Living Out Loud
June 3rd, 2024

What is Your Superpower?

#100DaysToOffload
Sleeping soldier
Sleeping soldier

#100DaysToOffload 3/100
I was chatting with fellow blogger Scott Jones on Mastodon, and I mentioned that I spent time napping on a recent car trip. Scott remarked that sleeping in cars or planes is a superpower he wished he had. His analysis of my sleeping skills is 100% on target. I told him that I could take a nap at an AC/DC concert, and it is true. Of all the things the Army ever did for me, and it is a mighty short list, teaching me to sleep whenever possible has proven to be the most valuable. 

In 1986 I was stationed at Ft. Hood in Texas when my unit rotated to the National Training Center at Ft. Irwin, in the middle of the Mojave Desert in Southern California. During the cold war, Ft. Irwin had a dedicated unit trained in Warsaw Pact tactics and equipped with captured Soviet vehicles to engage American units in the most life-like training possible. It was by far the most rugged exercise I ever took part in and lasted a little over three weeks. People die on every rotation from accidents and mishaps, usually related to heavy vehicles and fatigue. I still have a scar from sliding an M113 armored personnel carrier into the bottom of a wadi in the dark and slicing open my chin on the driver's hatch. It's not combat, not even close, but it has its own special brand of suck.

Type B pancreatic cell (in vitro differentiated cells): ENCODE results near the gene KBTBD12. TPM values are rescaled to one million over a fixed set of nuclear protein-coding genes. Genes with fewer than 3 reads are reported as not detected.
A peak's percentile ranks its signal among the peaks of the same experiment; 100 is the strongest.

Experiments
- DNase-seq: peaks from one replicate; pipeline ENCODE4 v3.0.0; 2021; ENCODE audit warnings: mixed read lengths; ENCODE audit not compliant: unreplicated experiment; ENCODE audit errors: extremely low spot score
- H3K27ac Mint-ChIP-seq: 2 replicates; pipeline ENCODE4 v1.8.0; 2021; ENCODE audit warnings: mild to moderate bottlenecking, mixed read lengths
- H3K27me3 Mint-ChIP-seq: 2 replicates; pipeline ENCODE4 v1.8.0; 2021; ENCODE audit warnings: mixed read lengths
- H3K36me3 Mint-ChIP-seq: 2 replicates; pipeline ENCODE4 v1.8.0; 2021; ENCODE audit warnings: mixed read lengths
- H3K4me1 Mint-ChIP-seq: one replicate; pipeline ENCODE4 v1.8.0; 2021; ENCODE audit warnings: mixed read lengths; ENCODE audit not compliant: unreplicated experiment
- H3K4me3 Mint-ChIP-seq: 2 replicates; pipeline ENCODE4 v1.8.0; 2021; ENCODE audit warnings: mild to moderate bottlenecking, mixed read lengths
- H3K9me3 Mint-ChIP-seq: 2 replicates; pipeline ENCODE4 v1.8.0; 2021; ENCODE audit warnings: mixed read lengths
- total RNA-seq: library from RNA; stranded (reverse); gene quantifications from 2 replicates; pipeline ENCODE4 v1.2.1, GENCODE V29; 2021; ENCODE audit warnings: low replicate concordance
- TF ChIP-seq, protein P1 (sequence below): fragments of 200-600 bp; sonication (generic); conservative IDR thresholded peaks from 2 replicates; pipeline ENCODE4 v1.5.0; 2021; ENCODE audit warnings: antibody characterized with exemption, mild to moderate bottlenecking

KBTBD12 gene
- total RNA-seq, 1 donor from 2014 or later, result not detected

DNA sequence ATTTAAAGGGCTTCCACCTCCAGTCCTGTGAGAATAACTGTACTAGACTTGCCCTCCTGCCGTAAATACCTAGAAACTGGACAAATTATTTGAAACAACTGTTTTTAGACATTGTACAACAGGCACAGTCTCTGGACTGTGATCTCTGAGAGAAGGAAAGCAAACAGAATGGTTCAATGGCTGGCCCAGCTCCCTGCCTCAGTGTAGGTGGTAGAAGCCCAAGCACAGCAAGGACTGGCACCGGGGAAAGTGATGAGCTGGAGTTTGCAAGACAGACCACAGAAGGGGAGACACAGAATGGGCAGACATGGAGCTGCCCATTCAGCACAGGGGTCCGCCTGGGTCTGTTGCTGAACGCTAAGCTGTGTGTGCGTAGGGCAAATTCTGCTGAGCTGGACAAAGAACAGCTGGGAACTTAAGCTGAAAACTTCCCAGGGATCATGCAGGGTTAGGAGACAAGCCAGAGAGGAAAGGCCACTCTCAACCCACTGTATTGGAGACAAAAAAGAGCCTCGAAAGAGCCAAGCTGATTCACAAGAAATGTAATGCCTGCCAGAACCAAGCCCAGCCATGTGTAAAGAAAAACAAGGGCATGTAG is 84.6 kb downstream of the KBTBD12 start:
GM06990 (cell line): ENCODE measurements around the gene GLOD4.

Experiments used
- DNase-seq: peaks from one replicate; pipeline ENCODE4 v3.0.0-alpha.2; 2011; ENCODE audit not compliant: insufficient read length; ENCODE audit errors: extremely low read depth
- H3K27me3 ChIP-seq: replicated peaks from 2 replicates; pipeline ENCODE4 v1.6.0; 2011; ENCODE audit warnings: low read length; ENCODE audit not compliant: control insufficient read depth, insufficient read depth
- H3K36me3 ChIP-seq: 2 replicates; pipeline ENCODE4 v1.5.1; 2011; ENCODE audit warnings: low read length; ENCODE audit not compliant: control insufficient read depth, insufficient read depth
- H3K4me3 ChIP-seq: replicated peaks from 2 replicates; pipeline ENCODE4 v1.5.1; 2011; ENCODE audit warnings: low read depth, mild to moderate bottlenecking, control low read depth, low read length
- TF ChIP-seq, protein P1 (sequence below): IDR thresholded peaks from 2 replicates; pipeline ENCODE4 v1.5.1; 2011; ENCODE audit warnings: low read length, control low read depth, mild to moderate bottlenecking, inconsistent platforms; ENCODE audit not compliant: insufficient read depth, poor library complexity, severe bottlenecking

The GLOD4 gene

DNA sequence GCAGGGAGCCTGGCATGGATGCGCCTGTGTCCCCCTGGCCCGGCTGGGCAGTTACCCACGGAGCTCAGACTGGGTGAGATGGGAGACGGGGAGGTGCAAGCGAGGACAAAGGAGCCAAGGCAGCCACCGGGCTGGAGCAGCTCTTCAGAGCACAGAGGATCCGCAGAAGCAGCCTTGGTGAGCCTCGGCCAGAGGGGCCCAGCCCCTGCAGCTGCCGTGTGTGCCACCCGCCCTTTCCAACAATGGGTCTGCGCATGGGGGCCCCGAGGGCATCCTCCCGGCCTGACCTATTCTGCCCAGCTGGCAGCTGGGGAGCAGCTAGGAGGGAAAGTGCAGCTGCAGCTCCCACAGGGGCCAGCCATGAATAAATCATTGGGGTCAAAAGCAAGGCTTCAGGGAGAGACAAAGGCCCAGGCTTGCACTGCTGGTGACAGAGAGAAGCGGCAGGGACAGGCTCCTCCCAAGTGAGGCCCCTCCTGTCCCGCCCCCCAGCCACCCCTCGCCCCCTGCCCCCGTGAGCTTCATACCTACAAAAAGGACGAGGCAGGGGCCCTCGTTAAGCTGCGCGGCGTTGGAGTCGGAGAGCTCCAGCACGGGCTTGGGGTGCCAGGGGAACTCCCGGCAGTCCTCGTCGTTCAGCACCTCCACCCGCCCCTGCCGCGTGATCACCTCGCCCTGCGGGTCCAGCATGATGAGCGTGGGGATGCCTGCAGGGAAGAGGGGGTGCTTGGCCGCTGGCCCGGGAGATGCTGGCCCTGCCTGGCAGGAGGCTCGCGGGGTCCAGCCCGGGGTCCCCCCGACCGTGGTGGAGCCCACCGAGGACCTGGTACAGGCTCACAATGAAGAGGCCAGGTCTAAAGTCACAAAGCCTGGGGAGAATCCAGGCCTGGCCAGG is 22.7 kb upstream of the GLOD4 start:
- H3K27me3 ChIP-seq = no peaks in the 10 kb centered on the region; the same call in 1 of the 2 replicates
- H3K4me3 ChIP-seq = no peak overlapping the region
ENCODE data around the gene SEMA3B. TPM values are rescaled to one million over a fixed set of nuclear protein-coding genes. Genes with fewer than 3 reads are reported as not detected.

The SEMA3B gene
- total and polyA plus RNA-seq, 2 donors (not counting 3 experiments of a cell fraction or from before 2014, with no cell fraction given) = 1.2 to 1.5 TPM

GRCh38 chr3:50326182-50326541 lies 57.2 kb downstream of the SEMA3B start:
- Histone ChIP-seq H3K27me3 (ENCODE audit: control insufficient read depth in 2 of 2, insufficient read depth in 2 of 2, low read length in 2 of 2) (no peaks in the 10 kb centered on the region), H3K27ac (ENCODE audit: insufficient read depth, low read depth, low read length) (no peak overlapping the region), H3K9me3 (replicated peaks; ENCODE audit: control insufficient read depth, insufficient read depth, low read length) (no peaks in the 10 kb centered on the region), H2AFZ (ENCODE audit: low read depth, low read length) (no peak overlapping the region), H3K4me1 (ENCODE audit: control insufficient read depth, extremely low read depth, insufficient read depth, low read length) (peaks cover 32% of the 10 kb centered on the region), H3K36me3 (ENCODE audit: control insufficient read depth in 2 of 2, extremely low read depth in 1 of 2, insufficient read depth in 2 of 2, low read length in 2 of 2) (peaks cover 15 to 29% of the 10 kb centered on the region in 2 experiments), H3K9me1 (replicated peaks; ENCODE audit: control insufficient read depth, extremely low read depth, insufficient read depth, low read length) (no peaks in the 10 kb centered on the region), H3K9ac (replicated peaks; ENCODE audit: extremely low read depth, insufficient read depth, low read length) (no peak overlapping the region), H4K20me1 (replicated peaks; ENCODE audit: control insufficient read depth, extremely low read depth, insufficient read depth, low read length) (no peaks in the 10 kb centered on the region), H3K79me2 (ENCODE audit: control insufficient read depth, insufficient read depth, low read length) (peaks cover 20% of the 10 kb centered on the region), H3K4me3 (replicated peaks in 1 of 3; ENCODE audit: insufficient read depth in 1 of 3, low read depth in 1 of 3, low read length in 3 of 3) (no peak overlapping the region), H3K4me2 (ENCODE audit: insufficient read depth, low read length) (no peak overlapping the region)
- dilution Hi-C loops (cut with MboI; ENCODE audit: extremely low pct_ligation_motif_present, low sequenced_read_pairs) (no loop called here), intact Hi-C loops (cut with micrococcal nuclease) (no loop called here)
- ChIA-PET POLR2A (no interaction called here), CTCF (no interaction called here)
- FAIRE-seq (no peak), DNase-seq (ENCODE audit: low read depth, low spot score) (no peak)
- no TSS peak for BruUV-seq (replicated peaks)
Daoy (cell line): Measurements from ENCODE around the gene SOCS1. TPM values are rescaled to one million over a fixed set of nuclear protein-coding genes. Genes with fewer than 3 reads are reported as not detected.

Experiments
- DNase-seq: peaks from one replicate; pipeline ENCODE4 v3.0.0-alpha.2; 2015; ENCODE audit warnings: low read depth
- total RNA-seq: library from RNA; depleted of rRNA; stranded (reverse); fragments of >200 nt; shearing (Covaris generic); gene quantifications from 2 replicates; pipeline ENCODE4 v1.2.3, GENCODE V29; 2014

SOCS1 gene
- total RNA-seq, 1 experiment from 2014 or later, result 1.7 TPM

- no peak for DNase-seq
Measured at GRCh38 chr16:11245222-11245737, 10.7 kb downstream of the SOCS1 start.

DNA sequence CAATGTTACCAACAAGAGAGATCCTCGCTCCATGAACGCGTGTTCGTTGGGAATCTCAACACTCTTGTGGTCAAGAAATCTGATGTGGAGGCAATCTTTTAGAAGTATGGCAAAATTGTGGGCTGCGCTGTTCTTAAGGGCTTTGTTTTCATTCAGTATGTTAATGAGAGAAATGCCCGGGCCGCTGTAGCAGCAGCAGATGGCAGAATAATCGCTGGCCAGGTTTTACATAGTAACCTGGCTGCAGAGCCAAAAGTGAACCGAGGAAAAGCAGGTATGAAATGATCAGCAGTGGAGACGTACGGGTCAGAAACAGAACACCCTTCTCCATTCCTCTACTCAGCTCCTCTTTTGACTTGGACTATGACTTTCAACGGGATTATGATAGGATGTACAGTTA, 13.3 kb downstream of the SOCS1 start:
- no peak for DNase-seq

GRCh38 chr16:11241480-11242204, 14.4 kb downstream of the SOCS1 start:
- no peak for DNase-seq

When we got to Ft. Irwin, the young second lieutenant in my team told all of us junior enlisted guys that our job when we had no other assignment was to sleep. The pace of training was such that there was no planned downtime. In order to function in that environment, we had to take advantage of every opportunity to get some shut eye, no matter what was going on around us. For the first few days the adrenaline and newness of the experience kept us from strictly following the LT's order but as time went on, we all started to catch Zs whenever we could, even if it were in the middle of an artillery fire mission where someone else was manning the radios or binoculars. 

My Dad and father-in-law are both Vietnam vets with multiple tours in combat and both of those guys can fall asleep in an instant. The two of my kids who have served in the military can sleep like it's their job too. So, there you have it folks. If you want to be able to nap on demand, jump in a time machine, go back to your 18th birthday and head for the recruiter's office. Most of the promises made to you about the benefits of military service are pure unadulterated horseshit, but you will learn how to sleep wherever and whenever the opportunity arises.